Fewer than six months ago, Gov. Jennifer Granholm cut short a trip to the Middle East to fly to Washington to fervently argue that bankruptcy was not an option.
Not for Chrysler, not for General Motors. "Consumers will not purchase a car from a bankrupt company," she told congressmen.
Now, six months later, it turned out that bankruptcy was an option after all. When General Motors filed on "Black Monday," the governor tried to put the best face on things.
In fact, she told a nationwide audience on MSNBC there was a silver lining. "We finally know we're hitting bottom. We're resilient and we know where the end is gonna be." Sounds nice, and as the state's top official, part of her job is to rally people at a time of crisis. Unfortunately, she is wrong.
True, some things are working out better than expected. While auto sales are still horrible, it turns out that consumers are indeed buying cars from bankrupt companies -- though President Obama's willingness to guarantee their warranties may have helped.
But the state certainly hasn't hit bottom yet. One small example: GM is laying off another 21,000 workers, of which nearly half are in Michigan. They haven't lost their jobs and stopped spending money in their communities ... yet.
That will happen gradually, and as they do, others in supporting and nearby businesses will lose their jobs, too. Unemployment will continue to rise. And after that ... we have to hope this all works.
The governor put this spin on GM's bankruptcy filing: "The doctor finally says we have one more painful operation and it's gonna take you three months to heal, and the prognosis is good.
"GM will be stronger."
Well, probably everyone in the state hopes so.
But as unpleasant as it may be to think about, success is by no means certain. The goal is for General Motors to reconstitute itself as a smaller and leaner car manufacturer, one that can make a profit with a far smaller sales volume.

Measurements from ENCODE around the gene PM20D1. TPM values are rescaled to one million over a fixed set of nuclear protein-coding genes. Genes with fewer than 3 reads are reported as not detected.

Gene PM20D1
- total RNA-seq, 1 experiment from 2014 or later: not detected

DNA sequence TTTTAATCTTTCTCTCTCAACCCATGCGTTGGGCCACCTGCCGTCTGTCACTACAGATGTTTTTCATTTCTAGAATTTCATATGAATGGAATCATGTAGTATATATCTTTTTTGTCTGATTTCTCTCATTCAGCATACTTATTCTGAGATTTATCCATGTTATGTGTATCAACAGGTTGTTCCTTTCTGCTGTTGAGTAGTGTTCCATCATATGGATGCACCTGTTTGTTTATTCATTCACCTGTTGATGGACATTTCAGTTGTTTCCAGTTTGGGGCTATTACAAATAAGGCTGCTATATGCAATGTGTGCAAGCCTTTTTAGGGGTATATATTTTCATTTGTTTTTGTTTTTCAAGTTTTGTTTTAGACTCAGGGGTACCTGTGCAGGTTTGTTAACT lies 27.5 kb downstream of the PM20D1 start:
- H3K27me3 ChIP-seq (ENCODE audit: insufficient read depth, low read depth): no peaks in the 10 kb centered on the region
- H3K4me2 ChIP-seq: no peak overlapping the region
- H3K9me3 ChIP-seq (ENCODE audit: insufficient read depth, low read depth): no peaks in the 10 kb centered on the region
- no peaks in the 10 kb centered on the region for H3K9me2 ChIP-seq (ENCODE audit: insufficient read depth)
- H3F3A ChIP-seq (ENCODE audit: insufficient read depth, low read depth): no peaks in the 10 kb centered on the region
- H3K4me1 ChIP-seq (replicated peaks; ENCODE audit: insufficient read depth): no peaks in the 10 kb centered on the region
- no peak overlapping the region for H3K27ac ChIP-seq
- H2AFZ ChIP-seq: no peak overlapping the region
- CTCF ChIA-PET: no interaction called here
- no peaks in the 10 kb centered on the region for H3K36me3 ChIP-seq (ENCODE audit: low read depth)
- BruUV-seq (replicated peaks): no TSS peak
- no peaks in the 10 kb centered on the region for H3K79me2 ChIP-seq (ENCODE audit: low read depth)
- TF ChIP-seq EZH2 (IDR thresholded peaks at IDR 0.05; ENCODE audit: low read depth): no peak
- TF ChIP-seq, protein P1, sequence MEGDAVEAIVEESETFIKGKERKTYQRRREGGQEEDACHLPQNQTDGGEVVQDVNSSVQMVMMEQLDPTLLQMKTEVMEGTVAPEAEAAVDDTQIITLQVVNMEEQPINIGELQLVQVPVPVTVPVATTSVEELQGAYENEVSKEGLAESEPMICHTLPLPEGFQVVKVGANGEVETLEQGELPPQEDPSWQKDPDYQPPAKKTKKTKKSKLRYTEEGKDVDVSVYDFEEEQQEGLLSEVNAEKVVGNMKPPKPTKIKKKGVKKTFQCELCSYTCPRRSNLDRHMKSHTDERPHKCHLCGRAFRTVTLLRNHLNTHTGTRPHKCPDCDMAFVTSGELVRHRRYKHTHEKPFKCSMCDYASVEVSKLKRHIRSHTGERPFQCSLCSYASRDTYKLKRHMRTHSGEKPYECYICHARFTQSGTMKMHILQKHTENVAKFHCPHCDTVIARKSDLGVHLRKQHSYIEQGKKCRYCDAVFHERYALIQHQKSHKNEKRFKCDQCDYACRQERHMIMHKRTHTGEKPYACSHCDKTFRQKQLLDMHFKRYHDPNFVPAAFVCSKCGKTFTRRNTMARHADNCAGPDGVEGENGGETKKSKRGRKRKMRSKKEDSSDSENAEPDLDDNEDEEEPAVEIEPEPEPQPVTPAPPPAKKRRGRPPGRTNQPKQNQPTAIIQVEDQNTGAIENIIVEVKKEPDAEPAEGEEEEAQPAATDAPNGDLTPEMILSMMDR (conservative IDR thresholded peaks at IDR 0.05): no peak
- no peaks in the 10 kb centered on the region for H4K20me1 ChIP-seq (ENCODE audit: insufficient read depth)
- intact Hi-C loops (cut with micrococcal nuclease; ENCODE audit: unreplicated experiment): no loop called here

The good news is that without a doubt, the downsizings over the past year, and the bankruptcy filing itself, are solving some of the biggest barriers to GM's success -- though at a great human cost.
However, what few realize is that GM's profitability plans are based on an assumption that the once-giant automaker will lose no more market share -- an assumption that may be unrealistic.
General Motors has, on average, lost 1 percent of market share a year since 1980, when it sold almost 45 percent of all new vehicles in this country. Today, its share is right around 19 percent.
Expecting it to stay there may be more a faith-based than a reality-based assumption. But one can understand wanting to believe. The government has pumped nearly $50 billion of taxpayer dollars into GM, and the nation has a vested interest in its success.
U.S. Rep. Bart Stupak, D-Menominee, set off a firestorm of controversy last week by suggesting that the remaining prisoners at Guantanamo Bay in Cuba be transferred to an abandoned prison in Michigan's Upper Peninsula.
President Obama has pledged to close Guantanamo, but has to find some place to put the remaining 240 detainees. Stupak, a lifelong resident of the U.P., suggested putting them at a recently closed prison, Camp Manistique in Schoolcraft County.
His motivation was clear: The Upper Peninsula, even more than the rest of the state, needs jobs. Schoolcraft County has an unemployment rate of 17 percent, and an infusion of federal cash, some of which would be spent to transform Manistique into the equivalent of a "SuperMax" prison, would be very welcome
This evoked a firestorm of protest from his fellow congressman. Pete Hoekstra, a Republican who just happens to be running for governor, denounced the idea of "bringing 240 of the most dangerous people in the world to the Upper Peninsula."
What Hoekstra may not have realized is that the idea was not originally Democrat Stupak's, but was floated by John Engler, Michigan's three-term conservative Republican governor.
Stupak, meanwhile, said it was hard to see how Michiganders would be in much danger. Nobody has ever escaped from a SuperMax prison, and if one of the alleged terrorists did get out, it is hard to see how they could do much damage.
The area is sparsely populated, and an Arab in orange prison garb speaking no English would be fairly conspicuous.
"The only terrorists that will be created are mosquitoes," Stupak quipped.